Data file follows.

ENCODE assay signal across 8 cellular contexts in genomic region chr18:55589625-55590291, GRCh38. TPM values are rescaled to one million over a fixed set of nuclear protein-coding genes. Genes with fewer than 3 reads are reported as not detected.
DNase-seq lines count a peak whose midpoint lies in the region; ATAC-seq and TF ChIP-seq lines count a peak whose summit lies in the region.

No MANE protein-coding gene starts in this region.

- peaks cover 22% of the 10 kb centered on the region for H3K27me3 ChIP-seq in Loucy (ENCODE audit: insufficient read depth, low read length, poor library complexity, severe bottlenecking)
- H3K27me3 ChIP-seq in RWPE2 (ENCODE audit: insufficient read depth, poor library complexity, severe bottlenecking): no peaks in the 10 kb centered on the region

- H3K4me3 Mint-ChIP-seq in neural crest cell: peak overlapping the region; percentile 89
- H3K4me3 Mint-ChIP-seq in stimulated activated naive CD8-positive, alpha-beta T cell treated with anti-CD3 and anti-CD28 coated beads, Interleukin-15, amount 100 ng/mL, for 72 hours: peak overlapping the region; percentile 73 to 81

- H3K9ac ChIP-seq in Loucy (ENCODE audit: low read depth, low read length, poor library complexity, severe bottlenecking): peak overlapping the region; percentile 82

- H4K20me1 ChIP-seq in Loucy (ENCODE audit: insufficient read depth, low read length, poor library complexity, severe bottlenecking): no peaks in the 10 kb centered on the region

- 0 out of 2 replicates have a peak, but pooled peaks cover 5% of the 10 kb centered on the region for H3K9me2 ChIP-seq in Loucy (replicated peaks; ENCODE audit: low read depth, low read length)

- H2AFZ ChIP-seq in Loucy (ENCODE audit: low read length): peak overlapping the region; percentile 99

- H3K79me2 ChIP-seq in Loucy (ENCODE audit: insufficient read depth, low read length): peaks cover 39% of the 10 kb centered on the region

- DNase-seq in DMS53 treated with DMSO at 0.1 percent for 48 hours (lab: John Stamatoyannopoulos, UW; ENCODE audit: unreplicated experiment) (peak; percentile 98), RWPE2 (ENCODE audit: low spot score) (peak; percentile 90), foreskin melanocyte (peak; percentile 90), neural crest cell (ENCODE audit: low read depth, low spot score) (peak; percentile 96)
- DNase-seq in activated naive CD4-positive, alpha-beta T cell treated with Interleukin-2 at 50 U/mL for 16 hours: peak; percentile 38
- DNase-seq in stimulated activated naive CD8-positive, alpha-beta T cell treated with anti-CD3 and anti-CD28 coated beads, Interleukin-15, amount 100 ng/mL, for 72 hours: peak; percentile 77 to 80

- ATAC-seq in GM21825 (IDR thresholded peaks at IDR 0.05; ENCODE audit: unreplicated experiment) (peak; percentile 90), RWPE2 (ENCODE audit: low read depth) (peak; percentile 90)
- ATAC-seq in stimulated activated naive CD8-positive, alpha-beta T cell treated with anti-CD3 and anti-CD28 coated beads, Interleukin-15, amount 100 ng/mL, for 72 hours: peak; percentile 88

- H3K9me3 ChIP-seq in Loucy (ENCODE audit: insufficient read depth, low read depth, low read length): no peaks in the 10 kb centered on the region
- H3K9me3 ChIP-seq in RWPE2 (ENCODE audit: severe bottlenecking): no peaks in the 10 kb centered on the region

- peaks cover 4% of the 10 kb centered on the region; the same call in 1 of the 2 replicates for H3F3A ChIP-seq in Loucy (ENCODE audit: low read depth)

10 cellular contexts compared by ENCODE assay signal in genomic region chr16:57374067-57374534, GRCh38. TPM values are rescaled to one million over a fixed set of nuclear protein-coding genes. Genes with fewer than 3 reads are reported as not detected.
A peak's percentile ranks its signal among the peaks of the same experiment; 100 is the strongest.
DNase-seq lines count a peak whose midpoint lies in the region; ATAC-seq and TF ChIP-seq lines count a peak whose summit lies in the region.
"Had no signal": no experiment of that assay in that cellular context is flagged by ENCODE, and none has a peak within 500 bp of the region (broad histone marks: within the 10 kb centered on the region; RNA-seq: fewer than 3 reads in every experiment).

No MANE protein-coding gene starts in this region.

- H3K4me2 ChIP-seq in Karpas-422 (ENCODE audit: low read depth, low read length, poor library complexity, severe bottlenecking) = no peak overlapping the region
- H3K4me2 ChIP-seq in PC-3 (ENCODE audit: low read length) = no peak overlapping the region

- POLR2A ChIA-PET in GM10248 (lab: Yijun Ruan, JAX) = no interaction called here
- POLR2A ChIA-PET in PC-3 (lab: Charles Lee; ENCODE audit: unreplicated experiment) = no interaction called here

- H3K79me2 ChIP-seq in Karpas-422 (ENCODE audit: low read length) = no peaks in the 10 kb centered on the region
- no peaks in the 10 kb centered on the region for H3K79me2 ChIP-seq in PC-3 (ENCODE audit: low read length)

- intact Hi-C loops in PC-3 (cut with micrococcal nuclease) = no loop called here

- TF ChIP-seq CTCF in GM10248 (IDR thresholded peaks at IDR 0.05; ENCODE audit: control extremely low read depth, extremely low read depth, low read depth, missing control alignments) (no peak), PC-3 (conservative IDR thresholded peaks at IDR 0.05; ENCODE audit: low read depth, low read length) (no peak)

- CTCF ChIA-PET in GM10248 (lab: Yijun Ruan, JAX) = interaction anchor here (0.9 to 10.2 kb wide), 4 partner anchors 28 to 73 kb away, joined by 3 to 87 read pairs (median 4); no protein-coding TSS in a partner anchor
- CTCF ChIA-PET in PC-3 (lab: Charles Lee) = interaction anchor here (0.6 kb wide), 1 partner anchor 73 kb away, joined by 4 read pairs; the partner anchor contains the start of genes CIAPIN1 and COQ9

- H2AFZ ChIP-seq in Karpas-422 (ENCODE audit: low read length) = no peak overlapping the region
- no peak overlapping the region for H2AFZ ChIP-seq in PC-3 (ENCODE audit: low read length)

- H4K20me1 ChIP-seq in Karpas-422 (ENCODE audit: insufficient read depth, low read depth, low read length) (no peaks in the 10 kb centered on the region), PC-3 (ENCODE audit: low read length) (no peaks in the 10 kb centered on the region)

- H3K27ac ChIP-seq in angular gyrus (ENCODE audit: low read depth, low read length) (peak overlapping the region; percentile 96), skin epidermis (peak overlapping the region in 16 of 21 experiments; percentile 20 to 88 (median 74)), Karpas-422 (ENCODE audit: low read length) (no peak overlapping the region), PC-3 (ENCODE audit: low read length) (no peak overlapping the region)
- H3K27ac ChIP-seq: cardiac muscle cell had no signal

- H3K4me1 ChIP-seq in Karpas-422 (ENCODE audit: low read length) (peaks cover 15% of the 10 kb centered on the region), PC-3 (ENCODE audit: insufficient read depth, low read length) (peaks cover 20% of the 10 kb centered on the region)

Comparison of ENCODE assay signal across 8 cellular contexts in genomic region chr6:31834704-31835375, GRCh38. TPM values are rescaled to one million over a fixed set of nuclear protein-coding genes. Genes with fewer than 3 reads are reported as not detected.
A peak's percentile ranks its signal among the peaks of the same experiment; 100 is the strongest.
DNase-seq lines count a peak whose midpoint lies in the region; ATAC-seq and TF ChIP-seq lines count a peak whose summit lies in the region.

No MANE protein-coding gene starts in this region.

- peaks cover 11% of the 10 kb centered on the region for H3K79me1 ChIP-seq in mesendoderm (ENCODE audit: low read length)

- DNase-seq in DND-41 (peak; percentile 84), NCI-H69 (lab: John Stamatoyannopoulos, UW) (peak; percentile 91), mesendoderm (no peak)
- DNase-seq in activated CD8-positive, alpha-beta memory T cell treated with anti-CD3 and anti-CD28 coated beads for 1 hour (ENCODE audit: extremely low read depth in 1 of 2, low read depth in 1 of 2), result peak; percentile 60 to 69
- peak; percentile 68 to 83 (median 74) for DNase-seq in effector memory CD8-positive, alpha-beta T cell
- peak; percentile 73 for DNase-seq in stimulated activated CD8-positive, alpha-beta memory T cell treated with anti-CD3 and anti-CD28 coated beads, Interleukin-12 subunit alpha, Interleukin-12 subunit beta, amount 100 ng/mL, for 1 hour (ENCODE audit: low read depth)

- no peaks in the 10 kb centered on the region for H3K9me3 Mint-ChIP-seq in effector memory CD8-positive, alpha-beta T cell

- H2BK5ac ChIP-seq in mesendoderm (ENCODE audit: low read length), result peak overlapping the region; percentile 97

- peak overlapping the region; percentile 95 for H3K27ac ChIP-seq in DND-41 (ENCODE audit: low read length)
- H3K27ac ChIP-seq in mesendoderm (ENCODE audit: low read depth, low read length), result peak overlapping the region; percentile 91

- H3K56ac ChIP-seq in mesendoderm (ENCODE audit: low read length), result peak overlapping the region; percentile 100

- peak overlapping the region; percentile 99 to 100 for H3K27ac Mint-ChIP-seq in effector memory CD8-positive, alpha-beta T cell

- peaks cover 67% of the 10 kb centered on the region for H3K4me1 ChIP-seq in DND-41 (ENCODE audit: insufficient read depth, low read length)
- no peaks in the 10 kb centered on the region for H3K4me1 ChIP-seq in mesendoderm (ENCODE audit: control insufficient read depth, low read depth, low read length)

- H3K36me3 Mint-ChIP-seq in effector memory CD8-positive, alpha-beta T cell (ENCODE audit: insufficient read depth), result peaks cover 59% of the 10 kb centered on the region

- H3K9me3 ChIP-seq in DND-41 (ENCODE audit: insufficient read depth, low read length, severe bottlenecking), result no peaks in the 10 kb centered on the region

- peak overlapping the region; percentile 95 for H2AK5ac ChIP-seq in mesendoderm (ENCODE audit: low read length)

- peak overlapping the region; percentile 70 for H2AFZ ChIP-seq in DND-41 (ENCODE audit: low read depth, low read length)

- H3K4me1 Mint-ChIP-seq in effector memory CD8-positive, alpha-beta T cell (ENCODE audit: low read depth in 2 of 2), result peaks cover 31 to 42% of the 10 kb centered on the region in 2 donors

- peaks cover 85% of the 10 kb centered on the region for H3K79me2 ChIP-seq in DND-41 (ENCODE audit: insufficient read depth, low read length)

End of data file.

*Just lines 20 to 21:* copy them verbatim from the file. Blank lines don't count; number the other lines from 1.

- peaks cover 4% of the 10 kb centered on the region; the same call in 1 of the 2 replicates for H3F3A ChIP-seq in Loucy (ENCODE audit: low read depth)

10 cellular contexts compared by ENCODE assay signal in genomic region chr16:57374067-57374534, GRCh38. TPM values are rescaled to one million over a fixed set of nuclear protein-coding genes. Genes with fewer than 3 reads are reported as not detected.